III
STATUTES, CANONS, OPINIONS, CASE AUTHORITY AND ANALYSIS


There are no canons or rules of professional conduct precisely on point. Neither do there appear to be any prior ethics opinions or cases dealing precisely with the question involved. Given, however, the precise circumstance where a defendant has a cross-complaint in excess of the jurisdictional limit of the Small Claims Division, then at the defendant's urging, it must be and is proper for the attorney for such a defendant to file such cross-complaint in the court of competent jurisdiction, as contemplated by Cal. Civ. Proc. § 116.8(b) and the rules requiring an attorney to zealously further his client's interests. Since it would be proper under those circumstances for an attorney to file such action, it follows that it must also be proper for the attorney to so notify the unrepresented plaintiff and, if authorized, to settle the claim. Within this narrow confine, however, two ethical problems arise: (1) the extent to which it is proper for an attorney to communicate with any opposing party other than counsel and (2) the nature of such a communication where permissible.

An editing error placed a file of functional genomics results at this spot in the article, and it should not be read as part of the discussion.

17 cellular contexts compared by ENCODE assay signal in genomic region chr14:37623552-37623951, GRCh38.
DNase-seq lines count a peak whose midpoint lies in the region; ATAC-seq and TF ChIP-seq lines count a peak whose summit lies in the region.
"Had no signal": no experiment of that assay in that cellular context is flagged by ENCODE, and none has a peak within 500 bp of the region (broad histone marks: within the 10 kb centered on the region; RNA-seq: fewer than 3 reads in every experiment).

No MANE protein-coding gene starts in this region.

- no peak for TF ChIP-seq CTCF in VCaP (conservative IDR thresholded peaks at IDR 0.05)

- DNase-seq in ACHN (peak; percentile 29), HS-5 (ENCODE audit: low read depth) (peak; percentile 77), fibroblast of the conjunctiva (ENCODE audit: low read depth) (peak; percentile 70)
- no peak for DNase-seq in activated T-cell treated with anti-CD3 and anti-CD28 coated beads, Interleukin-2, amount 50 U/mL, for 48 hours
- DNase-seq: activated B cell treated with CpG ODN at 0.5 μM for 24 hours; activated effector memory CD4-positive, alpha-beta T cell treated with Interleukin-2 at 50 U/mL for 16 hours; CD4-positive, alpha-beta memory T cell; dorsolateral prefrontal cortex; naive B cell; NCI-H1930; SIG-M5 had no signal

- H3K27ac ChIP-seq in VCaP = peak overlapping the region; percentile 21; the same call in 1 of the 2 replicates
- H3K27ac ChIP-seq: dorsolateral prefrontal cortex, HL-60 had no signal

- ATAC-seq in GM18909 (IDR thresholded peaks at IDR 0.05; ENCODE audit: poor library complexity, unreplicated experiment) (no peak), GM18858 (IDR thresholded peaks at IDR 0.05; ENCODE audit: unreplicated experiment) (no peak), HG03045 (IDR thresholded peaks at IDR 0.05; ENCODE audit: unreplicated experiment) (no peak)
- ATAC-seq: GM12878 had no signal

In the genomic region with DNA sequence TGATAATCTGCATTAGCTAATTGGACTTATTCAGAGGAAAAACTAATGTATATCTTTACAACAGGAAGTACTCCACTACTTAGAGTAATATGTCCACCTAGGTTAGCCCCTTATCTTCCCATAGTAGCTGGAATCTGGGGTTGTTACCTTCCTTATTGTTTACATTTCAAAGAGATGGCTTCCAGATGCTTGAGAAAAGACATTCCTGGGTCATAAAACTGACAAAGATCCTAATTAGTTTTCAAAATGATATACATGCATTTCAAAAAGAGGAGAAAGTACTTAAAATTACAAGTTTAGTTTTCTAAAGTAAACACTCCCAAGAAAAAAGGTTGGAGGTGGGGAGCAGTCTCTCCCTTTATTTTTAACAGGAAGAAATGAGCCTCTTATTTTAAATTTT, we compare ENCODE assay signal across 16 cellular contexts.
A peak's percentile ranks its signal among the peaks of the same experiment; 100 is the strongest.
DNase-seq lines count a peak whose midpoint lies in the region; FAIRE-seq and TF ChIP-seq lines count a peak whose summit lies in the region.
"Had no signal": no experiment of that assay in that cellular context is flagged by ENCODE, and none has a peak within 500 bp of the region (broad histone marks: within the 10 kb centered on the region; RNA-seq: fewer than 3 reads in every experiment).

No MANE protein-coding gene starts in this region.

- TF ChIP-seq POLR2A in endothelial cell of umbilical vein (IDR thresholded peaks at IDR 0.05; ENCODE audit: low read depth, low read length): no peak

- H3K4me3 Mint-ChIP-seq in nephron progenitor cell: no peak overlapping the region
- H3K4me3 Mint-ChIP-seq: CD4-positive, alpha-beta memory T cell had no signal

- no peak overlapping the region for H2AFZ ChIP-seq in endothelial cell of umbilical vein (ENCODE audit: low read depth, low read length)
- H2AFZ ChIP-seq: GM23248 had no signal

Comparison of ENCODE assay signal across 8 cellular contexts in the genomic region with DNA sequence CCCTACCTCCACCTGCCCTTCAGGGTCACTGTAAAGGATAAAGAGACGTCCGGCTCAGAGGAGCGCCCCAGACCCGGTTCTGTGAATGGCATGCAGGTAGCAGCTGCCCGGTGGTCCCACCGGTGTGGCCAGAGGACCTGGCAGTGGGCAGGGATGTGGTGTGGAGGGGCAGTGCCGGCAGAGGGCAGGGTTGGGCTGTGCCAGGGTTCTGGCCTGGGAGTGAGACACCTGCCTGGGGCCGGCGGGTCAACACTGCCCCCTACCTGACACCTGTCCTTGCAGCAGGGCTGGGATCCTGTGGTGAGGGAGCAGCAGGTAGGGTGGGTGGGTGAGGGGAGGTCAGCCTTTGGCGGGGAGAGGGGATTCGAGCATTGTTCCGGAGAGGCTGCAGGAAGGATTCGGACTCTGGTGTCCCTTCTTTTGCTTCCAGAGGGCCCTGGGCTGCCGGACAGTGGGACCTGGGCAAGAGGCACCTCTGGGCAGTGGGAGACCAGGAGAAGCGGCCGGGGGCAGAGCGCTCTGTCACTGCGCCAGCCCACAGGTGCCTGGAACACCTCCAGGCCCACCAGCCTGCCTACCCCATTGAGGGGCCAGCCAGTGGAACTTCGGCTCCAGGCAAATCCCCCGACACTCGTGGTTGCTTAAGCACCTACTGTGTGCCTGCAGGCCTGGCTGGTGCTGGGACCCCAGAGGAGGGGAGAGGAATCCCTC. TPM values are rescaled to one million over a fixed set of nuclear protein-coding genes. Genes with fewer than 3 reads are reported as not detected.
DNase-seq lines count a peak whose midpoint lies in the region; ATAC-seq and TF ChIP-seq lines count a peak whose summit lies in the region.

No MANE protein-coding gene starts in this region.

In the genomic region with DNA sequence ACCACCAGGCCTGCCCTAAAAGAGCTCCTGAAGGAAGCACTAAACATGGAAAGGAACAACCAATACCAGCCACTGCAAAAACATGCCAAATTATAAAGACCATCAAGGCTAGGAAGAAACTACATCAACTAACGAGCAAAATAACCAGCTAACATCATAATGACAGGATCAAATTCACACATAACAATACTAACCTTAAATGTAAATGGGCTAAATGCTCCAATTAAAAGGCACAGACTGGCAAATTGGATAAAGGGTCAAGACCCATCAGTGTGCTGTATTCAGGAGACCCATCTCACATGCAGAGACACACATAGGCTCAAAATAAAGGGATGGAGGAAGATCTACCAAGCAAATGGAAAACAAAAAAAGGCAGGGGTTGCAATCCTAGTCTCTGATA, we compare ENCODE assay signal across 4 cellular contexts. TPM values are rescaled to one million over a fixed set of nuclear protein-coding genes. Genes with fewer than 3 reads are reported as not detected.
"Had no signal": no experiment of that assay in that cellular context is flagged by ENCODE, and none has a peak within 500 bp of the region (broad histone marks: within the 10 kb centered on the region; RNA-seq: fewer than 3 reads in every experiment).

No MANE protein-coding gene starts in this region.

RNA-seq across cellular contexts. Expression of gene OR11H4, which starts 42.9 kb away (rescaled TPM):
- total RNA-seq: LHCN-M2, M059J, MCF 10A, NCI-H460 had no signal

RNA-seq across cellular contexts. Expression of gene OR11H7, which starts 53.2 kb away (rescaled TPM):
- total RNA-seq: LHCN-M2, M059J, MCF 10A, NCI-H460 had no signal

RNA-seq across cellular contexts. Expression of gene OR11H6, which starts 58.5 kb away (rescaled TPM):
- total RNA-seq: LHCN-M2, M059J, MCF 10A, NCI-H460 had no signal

The A.B.A. Code of Professional Responsibility, in Canon 7 and in Disciplinary Rule 7-104, deals with the subject of communications with one of adverse interest. It provides that during the course of his representation of a client, a lawyer shall not communicate or cause another to communicate with a party he knows to be represented by a lawyer in the matter unless he has the prior consent of the lawyer representing such other party, or is authorized by law to do so. Also, a lawyer may not give advice to a person who is not represented by a lawyer other than the advice to secure counsel. Oddly, the parallel rule of the California Rules of Professional Conduct, Rule 7-103, prohibits a member of the State Bar from communicating directly or indirectly with a party whom he knows to be represented by counsel, but does not prohibit giving advice to a person who is not represented by counsel. Therefore, it would appear that under the California rules, so long as the plaintiff is not represented by counsel, defendant's attorney, acting as described above, does not subject himself to disciplinary action, even where his actions, as discussed later, violate ethical considerations.